1. Tre'Davious White earns All-Pro recognition from these media outlets
Tre'Davious White is having a career season in many ways with six interceptions and the league's most targets in coverage without giving up a touchdown. Due to the success, White is receiving national praise landing on three All-Pro teams so far including NFL.com, Bleacher Report and Pro Football Talk
CB2: Tre'Davious White, Buffalo Bills (4 votes)
Scoring touchdowns is the entire point of football.
If a Buffalo Bills opponent wants to score six points, it shouldn't target cornerback Tre'Davious White. According to Pro Football Focus, he recorded 599 coverage snaps without allowing a single touchdown.
Wesseling: Stephon Gilmore, New England Patriots; Tre'Davious White, Buffalo Bills. Gilmore finally allowed a touchdown in coverage on John Brown's 53-yard bomb in Week 16, leaving White as the cornerback with the most targets (83) without surrendering a score, per NFL Research. It's not every year that the interception leaderboard is headlined by the stingiest cover corners, but Gilmore and White sit atop the charts with six apiece while also ranking first (26) and second (23) in passes defensed, respectively. Gilmore ranked among the top three corners with an opposing passer rating of 47.4. Those numbers are all the more impressive considering New England's secondary lines up in man-to-man coverage as frequently as any team in the league. Gilmore is the key chess piece on a defense that is only the third since 2002 to amass 25 or more interceptions while holding opposing passers to a rating under 63.0. Capable of taking over games by erasing No. 1 wideouts and forcing timely turnovers, White is perhaps the lone week-to-week difference-maker on a Bills squad that reached double-digit victories for the first time this century.
CB: Tre'Davious White: As important as anyone to the Bills making the playoffs.
2. Tre'Davious White on Texans WRs: Those guys are explosive
Tre'Davious White and his teammates in the secondary will have their hands full with a few talented receivers in Houston including DeAndre Hopkins. When asked about the much anticipated matchup between he and Hopkins, White said he doesn't see it as just a one-on-one matchup.
"I don't think it's going to be a one-on-one matchup because there are 11 guys on the field," White said. "Whenever he aligns to the left side, I've got to be on my best game. When he aligns to the right side, Kevin [Johnson] has to be on his best game. It's going to take all 11 of us to limit him because we know he is one of the best in the league. If we play team total defense and everybody runs to the ball, whenever he lines up to either side and we are on our A game, we will be fine."
White understands it's not just Hopkins, the defense needs to limit Kenny Stills and Will Fuller who will be a game-time decision.
"Those guys are explosive. It's going to be tough, but I feel like with our preparation we will be fine."
With how skilled Texans quarterback Deshaun Watson can be outside of the pocket, it will be important to keep him contained.
"He puts his team in a position to make plays," White explained. "He has been explosive the last three years in the league. He has a big time arm, he's accurate too. He can escape the pocket, so we have to have a little bit of luck going in there because that guy is tough."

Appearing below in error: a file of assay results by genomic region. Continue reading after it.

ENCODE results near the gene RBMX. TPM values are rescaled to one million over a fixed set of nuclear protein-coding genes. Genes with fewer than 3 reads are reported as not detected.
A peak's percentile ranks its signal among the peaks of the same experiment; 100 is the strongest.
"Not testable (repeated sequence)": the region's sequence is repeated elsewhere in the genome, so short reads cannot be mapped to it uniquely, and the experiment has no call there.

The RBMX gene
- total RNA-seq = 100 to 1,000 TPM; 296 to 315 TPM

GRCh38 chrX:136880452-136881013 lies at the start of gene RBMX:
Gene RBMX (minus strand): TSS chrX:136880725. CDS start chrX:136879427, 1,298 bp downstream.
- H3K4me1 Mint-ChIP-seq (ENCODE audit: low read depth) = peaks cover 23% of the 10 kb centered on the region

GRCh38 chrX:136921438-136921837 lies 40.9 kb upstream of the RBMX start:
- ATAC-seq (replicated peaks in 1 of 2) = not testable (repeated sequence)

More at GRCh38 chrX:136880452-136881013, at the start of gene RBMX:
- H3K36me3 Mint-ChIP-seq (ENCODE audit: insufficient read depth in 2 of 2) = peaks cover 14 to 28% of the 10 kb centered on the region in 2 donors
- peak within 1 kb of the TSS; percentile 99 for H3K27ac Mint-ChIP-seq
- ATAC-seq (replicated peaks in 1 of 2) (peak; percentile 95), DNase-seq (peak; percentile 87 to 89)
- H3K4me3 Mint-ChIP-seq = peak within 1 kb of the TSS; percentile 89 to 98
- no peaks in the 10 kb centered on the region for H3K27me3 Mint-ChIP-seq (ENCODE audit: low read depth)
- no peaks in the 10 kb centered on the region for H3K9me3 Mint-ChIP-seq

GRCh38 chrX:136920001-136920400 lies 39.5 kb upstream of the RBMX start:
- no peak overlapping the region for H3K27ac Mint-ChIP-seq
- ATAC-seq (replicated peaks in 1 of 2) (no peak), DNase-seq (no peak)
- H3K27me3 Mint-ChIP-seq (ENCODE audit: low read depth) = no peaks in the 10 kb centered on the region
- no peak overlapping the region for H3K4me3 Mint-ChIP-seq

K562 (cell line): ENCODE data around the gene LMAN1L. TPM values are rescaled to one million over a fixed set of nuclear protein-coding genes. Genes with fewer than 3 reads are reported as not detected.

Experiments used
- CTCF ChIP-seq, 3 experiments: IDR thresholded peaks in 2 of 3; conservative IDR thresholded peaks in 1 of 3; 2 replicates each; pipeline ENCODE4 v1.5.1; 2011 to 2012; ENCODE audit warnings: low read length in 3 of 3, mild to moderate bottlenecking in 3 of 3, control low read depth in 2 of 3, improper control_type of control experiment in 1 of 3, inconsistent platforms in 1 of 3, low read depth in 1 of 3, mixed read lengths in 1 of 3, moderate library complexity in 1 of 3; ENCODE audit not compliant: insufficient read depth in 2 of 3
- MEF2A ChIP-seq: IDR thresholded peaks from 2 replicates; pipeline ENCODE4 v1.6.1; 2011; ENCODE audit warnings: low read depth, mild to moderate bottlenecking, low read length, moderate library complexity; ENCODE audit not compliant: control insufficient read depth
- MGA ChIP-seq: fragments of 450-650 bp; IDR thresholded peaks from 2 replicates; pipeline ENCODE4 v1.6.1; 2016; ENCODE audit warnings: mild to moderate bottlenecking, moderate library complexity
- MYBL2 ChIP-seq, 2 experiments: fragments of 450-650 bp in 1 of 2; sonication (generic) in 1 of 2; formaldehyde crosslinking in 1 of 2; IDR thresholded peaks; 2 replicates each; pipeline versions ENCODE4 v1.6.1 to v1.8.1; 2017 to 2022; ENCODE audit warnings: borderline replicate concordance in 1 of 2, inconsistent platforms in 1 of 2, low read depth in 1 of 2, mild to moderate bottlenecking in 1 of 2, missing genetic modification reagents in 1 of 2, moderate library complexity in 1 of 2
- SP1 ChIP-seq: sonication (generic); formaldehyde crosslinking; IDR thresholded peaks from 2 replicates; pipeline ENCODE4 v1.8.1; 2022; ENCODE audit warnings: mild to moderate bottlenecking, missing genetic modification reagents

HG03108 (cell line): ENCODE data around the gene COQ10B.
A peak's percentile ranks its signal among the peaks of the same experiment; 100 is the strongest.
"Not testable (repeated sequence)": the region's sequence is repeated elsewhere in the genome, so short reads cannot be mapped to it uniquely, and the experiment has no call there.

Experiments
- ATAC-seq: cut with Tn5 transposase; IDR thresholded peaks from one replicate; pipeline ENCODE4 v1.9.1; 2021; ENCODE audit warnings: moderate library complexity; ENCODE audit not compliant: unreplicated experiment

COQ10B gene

3. How the Bills can make it to the Super Bowl according to ESPN
ESPN’s Bill Barnwell went into detail on how each NFL team left made it into the playoffs and what they need to do to keep winning. The list was organized by ESPN's FPI to win the Super Bowl, which meant the Bills were No. 12. Barnwell explains it's Buffalo's defense that got them to the postseason.
How they got here: With a defense that won a few games outright and kept the team close in just about every other contest. The Bills allowed 24 points or fewer in 15 of 16 games, a figure no defense has topped since the Eagles went 16-for-16 in 2001. Over the past five years, teams that held their opponents below 25 points have won 74.2% of the time, which is roughly the pace of a 12-win season. Josh Allen and the offense have chipped in with four fourth-quarter comeback victories, tying the second-year quarterback for the league lead.
To keep the season alive, Barnwell says the Bills need to improve in the red zone.
Where they need to get hot in January: In the red zone on offense. Allen's running ability gives the Bills a valuable weapon, but Buffalo is just above league average at 14th in red zone efficiency this season. That's fine, but against the league's best teams, they need to turn their goal-line opportunities into touchdowns, because they might get only two or three shots there per game.
Comparing the Bills to previous Super Bowl winners, ESPN thinks they are similar to the 2001 Patriots.
Past Super Bowl comp: 2001 Patriots. Bills fans might not be enthused about being compared to their archrivals, but that Patriots team was built around a strong defense that slowed down offenses in the red zone and a second-year quarterback whose job was mostly to avoid turnovers. Tom Brady didn't have Allen's rushing ability, and the Bills' defense is better than that Patriots defense was by DVOA, but they win games with the same style of play.